23rd July, 2019
Globally adored social media giant Instagram has kicked-off a new trial, preventing users from seeing ‘likes’ on the posts of others in a move to enhance authenticity – but will that help businesses in any way?
As a result of the carefully crafted user experience of most social media platforms, people have become dependent on the social validation they receive from numbers surrounding the content that’s being shared.
In the case of Instagram, this phenomenon has grown to the point that concerns have been raised about the mental health implications for users, causing the company to trial a major change it its user interface, and potentially making life harder for business owners as a result.
Now, I’m not saying that social media is evil. The opportunities that these platforms have created and the way they have changed the gears of communication have brought plenty of positivity to the table.
But, make no mistake about it, their intentions are far from altruistic because, as for-profit businesses, they are ultimately driven by dollar signs.
Social media may be free to use, but what people don’t realise is that instead of cash, it’s their behaviours and actions that are being commoditised. Every action is being recorded, analysed and tested – all with the intention of deriving the monetary value that lies within those actions.
Between 2007 and 2010, the number of friends someone had on Facebook was almost viewed as a measure of social status. Then, as Instagram’s popularity spread like wildfire, it became about how many followers users had, and how many likes, views or comments a particular post received.
Eventually it began to spiral out of control. People started deleting posts that didn’t receive enough ‘traction’ and would deliberately ignore posts as a social statement.
Quality of content has suffered tremendously as a result of this dependency. ‘Growth hackers’ have found ways to boost views and purchase likes (or content engagement), making people and businesses alike choose popularity over excellence.
The issue surrounding the false sense of validation that likes or views bring spreads far beyond the poor quality of content. This dependency can and has driven people to the darkest of places – causing significant increases in mental illness and anxiety across all demographics.
There’s nothing to ‘like’ about that, is there?
In an attempt to change the direction of this negative trend, Instagram decided to pilot its very first ‘invisible like campaign’ last week.
This campaign, which involves the simple removal of the number of likes attached to a post, has been designed to impact the force that drives the platform’s use.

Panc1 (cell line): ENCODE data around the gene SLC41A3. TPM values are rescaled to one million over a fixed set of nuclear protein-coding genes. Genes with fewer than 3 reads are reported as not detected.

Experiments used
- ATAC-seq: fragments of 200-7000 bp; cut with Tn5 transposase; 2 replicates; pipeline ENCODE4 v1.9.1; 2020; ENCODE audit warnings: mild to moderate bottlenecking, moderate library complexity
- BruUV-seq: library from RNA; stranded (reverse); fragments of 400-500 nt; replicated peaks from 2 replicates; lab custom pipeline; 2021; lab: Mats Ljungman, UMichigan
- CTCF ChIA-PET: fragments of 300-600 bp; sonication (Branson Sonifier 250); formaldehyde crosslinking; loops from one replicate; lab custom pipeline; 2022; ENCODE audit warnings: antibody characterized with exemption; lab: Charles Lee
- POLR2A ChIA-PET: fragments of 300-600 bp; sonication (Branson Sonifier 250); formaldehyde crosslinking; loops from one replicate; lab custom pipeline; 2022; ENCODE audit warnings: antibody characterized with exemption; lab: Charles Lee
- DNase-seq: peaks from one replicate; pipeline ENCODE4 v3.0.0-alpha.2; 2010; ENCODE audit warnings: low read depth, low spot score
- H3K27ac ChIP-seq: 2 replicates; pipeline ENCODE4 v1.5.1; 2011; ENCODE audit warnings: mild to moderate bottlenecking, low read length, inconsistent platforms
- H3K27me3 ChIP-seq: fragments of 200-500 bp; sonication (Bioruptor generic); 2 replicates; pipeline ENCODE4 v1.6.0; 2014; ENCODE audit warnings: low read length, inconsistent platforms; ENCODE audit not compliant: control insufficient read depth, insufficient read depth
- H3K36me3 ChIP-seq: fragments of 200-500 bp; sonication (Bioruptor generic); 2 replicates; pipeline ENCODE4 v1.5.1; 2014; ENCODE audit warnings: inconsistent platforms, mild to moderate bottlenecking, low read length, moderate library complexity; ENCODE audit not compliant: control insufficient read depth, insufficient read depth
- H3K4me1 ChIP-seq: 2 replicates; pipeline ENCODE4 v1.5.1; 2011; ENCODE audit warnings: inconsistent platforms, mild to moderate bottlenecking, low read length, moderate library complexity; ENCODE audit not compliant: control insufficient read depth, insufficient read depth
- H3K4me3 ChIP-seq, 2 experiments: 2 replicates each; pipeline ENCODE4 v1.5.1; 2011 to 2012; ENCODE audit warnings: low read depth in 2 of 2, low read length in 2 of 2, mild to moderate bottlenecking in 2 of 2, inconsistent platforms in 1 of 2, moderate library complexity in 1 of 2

From a quality of social interaction perspective, it’s an instant game changer. The ability to share content is as easy as ever, but validation is far harder to earn.
Straight away, Instagram has shifted from a vanity platform where gratification has little to no value, to a place where content and sentiment can be shared genuinely.
While the changes that Instagram are trialling seem to have impacted people positively from a social interaction standpoint, the benefits to the commercial world are less clear.
The unfortunate reality is that the dependency on the numbers surrounding social media content has become the source of livelihood for many individuals and businesses across the world.
For example: the ‘influencer’ industry.
Influencers are people who have thousands of followers on social media and have leveraged their following to commoditise the concept of popularity. Some sell products of their own, while some have made fortunes by promoting other people’s products.
If you take away the ‘like’ from an influencer, you are essentially taking away their livelihood.
Influencers aren’t the only ones who stand to lose from Instagram’s new philosophy. Many other SMEs use validation through social media popularity as their primary source of lead generation.
This change might not impact the broader SME space as quickly as it has for influencers, but it will almost certainly start impacting their bottom line in a pretty big way.
On the whole, while I like the direction that Instagram is taking, I think that they’ve arrived late to the party and barely touched the tip of this very cold iceberg.
There’s so much more that needs to be done to stamp out the vanity, dependency and insecurity that social media causes people to have.
That said, I also think that Instagram’s cold turkey approach in rolling out this trial across all business accounts shows how one-dimensional their strategy actually is.
For personal use, showing people what life is like without the futile ‘like’ competition is a very positive step and I think the other platforms should follow suit.
But for business, Instagram needs to pull out the whiteboard and brainstorm ways to transition the commercial sector into an era of higher quality social media use – without stripping so many of them of the livelihood in the meantime.